The application of dual antiplatelet therapy in stent-assisted coiling of acutely ruptured aneurysms is associated with an increase in the risk of hemorrhagic complications following ventriculostomy or VP shunt placement, as compared with its use in a coiling procedure without a stent.
Daichi Nakagawa, Yasunori Nagahama, Bruno A. Policeni, Madhavan L. Raghavan, Seth I. Dillard, Anna L. Schumacher, Srivats Sarathy, Brian J. Dlouhy, Saul Wilson, Lauren Allan, Henry H. Woo, John Huston III, Harry J. Cloft, Max Wintermark, James C. Torner, Robert D. Brown Jr. and David M. Hasan
Aneurysm growth is considered predictive of future rupture of intracranial aneurysms. However, how accurately neuroradiologists can reliably detect incremental aneurysm growth using clinical MRI is still unknown. The purpose of this study was to assess the agreement rate of detecting aneurysm enlargement employing generally used MRI modalities.
Three silicone flow phantom models, each with 8 aneurysms of various sizes at different sites, were used in this study. The aneurysm models were identical except for an incremental increase in the sizes of the 8 aneurysms, which ranged from 0.4 mm to 2 mm. The phantoms were imaged on 1.5-T and 3-T MRI units with both time-of-flight (TOF) and contrast-enhanced MR angiography. Three independent expert neuroradiologists measured the aneurysms in a blinded manner using different measurement approaches. The individual and agreement detection rates of aneurysm enlargement among the 3 experts were calculated.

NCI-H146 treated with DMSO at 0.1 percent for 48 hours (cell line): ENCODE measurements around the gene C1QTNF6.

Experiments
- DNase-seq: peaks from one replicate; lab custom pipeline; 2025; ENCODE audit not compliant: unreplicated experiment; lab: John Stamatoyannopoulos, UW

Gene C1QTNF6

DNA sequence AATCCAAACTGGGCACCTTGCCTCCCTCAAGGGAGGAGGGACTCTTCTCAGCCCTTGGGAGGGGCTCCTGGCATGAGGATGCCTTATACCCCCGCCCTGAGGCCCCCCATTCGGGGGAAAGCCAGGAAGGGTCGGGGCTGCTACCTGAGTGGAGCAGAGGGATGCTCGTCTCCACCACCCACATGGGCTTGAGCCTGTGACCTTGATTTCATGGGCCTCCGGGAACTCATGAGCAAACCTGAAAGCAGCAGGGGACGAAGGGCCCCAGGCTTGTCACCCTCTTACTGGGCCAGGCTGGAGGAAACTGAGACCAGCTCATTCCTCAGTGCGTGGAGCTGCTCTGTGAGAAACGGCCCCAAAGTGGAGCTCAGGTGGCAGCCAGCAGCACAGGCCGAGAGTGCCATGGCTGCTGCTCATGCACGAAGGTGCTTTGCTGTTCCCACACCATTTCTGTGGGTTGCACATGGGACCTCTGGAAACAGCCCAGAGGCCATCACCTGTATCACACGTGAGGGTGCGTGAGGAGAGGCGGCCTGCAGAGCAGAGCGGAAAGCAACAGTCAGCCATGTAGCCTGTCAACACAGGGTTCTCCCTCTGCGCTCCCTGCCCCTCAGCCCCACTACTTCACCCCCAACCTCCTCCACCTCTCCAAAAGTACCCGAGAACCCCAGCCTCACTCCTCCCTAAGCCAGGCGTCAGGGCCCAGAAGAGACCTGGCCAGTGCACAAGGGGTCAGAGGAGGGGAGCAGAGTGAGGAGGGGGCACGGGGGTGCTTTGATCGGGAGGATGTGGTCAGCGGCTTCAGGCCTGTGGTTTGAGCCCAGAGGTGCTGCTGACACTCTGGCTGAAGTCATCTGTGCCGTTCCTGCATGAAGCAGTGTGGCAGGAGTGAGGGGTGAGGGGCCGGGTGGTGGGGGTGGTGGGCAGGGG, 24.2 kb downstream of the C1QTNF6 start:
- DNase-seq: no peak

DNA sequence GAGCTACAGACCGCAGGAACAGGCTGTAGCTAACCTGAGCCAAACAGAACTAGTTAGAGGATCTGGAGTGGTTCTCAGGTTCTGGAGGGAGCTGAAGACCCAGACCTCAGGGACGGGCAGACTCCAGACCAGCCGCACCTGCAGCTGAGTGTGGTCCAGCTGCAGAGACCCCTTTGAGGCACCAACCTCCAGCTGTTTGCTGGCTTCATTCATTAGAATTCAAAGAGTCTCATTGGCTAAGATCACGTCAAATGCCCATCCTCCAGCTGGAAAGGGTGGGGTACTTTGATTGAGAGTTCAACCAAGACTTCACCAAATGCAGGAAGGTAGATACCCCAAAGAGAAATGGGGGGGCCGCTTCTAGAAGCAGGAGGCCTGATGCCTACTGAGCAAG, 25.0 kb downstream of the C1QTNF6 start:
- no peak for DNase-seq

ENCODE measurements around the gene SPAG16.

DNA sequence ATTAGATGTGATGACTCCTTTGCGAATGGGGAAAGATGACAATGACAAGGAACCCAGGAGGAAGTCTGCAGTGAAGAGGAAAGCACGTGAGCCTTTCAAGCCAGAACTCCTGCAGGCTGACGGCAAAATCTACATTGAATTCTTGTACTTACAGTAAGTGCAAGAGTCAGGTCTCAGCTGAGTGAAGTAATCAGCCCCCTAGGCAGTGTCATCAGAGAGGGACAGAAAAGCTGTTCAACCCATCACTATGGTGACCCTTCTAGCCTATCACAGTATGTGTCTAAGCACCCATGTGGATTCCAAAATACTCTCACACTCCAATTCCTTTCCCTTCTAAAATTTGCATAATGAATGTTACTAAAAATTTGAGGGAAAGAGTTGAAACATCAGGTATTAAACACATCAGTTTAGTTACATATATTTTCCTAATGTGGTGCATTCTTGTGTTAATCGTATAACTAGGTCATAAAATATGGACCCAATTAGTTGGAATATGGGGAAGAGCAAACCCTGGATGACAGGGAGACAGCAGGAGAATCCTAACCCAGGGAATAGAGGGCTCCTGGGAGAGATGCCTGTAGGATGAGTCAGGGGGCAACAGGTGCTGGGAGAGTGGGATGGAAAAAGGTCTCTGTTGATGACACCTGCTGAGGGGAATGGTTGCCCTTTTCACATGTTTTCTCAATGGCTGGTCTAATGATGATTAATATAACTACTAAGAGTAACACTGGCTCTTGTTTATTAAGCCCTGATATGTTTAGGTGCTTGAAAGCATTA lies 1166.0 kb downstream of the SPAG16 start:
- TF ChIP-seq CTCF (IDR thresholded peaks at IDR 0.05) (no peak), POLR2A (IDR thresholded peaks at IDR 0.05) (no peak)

The mean detection rate of any increase in any aneurysmal dimension was 95.7%. The detection rates of the 3 observers (observers A, B, and C) were 98.0%, 96.6%, and 92.7%, respectively (p = 0.22). The detection rates of each MRI modality were 91.3% using 1.5-T TOF, 97.2% using 1.5-T with Gd, 95.8% using 3.0-T TOF, and 97.2% using 3.0-T with Gd (p = 0.31). On the other hand, the mean detection rate for aneurysm enlargement was 54.8%. Specifically, the detection rates of observers A, B, and C were 49.0%, 46.1%, and 66.7%, respectively (p = 0.009). As the incremental enlargement value increased, the detection rate for aneurysm enlargement increased. The use of 1.5-T Gd improved the detection rate for small incremental enlargement (e.g., 0.4–1 mm) of the aneurysm (p = 0.04). The location of the aneurysm also affected the detection rate for aneurysm enlargement (p < 0.0001).
The detection rate and interobserver agreement were very high for aneurysm enlargement of 0.4–2 mm. The detection rate for at least 1 increase in any aneurysm dimension did not depend on the choice of MRI modality or measurement protocol. Use of Gd improved the accuracy of measurement. Aneurysm location may influence the accuracy of detecting enlargement.